Indeed, our exasperated and bankrupt state seeks to provide illegal residents with tuition discounts in preference to out-of-state American citizens, special driver's licenses, bilingual government services and other creative exemptions in lieu of simply stemming the illegal tide and relying on the old method of turning foreigners into Americans.

We're not supposed to talk about all this, but we are sorely in need of an honest national discussion. The left in the universities, politics and the media seems to find advantage in promoting an unassimilated -- and exploding -- constituency that requires leadership.

Some on the more extreme fringe see the changing nature of California as poetic justice of sorts, as the state reverts back to its purportedly Mexican (or is it Spanish or Native American?) roots. The Chicano ideology of La Raza ("the Race") goes further, envisioning an entirely new culture of Latinos, not wholly American or Mexican. Of course, in private such chauvinists say they hope that this emerging Mexifornia will resemble San Diego rather than Tijuana.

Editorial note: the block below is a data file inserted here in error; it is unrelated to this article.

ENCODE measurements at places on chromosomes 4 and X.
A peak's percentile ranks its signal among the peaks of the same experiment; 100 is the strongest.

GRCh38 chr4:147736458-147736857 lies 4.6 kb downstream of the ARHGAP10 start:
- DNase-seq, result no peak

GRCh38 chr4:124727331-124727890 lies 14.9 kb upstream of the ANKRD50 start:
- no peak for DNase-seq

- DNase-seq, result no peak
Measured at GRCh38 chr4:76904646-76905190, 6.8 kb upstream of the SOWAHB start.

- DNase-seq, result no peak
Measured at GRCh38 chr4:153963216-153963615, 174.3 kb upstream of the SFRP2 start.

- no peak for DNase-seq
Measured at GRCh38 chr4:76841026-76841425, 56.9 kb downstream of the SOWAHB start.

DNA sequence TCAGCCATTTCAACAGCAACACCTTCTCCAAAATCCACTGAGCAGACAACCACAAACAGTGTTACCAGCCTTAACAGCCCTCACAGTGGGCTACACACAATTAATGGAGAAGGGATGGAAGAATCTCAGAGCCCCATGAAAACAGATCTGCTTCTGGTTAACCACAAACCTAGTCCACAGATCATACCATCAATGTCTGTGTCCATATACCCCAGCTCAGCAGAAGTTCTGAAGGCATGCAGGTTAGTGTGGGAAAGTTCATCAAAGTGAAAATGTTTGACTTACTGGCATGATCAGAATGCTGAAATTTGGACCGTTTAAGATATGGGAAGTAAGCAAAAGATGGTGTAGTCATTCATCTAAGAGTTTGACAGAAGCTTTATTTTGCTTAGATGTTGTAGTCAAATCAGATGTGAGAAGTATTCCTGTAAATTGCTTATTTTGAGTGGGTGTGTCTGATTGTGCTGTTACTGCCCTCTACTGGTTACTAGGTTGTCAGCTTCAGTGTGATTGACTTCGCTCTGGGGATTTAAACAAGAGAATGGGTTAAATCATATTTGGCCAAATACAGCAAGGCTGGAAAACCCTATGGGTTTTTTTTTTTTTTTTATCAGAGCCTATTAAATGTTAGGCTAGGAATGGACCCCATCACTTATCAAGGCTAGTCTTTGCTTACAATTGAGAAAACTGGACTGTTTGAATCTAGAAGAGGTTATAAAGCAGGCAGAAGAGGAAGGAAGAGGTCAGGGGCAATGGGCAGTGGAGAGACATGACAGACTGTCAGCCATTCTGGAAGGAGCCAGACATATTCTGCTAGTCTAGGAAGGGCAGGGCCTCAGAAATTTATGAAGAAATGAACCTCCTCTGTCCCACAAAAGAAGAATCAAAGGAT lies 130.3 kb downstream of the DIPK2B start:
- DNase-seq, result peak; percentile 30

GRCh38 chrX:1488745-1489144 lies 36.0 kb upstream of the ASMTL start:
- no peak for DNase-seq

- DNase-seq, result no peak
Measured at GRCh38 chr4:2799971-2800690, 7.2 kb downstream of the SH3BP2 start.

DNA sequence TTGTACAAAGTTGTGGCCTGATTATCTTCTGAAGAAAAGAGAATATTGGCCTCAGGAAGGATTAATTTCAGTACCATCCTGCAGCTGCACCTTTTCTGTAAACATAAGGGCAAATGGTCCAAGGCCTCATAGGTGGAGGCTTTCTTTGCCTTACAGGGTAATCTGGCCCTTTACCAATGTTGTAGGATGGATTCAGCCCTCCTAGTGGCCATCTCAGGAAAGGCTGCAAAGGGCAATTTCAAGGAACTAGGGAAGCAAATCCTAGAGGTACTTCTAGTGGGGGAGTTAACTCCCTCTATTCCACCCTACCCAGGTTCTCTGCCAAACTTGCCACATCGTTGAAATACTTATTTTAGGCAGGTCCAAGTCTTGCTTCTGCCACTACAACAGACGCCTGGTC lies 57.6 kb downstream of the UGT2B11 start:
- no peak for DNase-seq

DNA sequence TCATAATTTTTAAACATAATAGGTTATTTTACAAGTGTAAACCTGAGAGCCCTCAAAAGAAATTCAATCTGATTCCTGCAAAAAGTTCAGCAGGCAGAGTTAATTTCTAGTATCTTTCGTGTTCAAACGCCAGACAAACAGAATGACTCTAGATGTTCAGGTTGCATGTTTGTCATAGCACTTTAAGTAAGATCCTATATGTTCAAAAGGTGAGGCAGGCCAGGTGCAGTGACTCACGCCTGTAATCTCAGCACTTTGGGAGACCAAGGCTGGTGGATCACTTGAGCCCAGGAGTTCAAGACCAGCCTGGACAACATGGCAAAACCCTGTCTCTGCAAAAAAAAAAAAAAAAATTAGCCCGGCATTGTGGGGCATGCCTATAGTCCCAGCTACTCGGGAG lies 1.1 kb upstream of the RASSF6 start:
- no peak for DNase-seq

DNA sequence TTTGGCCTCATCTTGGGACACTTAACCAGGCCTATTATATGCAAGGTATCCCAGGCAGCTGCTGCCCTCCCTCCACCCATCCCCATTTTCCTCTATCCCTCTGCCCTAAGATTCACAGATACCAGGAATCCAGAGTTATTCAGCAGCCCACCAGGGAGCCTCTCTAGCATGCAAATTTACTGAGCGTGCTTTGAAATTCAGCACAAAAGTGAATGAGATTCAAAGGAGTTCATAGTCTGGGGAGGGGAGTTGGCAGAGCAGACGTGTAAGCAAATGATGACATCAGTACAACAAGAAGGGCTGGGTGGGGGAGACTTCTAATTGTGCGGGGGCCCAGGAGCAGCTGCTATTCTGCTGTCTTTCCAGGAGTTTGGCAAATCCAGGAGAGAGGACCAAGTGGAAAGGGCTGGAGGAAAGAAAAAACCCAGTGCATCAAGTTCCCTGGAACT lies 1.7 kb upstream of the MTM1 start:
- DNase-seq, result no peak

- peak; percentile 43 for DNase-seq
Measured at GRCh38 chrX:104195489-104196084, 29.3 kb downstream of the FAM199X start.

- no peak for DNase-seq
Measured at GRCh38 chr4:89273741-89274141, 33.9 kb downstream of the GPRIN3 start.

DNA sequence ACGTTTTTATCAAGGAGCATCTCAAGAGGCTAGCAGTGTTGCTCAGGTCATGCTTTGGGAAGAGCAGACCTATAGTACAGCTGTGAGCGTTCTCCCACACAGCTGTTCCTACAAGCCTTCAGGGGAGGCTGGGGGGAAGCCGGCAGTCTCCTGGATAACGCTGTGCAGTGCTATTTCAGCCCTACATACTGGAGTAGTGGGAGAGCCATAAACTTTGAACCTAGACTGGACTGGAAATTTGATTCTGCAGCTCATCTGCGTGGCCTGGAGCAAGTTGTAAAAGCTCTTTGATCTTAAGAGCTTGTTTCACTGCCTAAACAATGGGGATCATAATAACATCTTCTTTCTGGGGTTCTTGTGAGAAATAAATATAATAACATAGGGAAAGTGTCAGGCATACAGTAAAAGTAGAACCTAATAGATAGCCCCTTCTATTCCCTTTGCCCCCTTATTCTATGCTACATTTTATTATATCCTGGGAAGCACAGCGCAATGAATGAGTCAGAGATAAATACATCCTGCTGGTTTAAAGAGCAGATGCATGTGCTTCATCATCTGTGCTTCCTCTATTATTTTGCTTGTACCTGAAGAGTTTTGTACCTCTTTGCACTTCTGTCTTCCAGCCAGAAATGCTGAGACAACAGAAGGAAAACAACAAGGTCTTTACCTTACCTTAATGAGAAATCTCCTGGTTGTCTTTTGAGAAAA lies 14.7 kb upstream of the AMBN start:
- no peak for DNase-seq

The right is equally culpable. Employers in agribusiness, construction, hotels, restaurants and manufacturing welcome cheap labor. They complain that our own citizens find collecting entitlements more lucrative "work" than the backbreaking labor offered to illegal immigrants. The latter, they assure us, are blessed to find life here far better than in Mexico.

Perhaps. But those who rely on illegal labor rarely confess that there is a tragic cycle to their trafficking in human capital.

Too many teenagers from Oaxaca end up old before their time, exhausted and disabled after 30 years of picking fruit or laying concrete. Without education and legal status, they often must turn to the state for relief. Their children -- four of 10 Latinos don't graduate from high school; fewer than 10% have bachelor's degrees, according to U.S. census figures -- do not always agree that the U.S. was so kind to their parents. In response, employers complain that the children of illegal immigrants don't work as hard as their parents -- and thus it is crucial to allow more illegals north.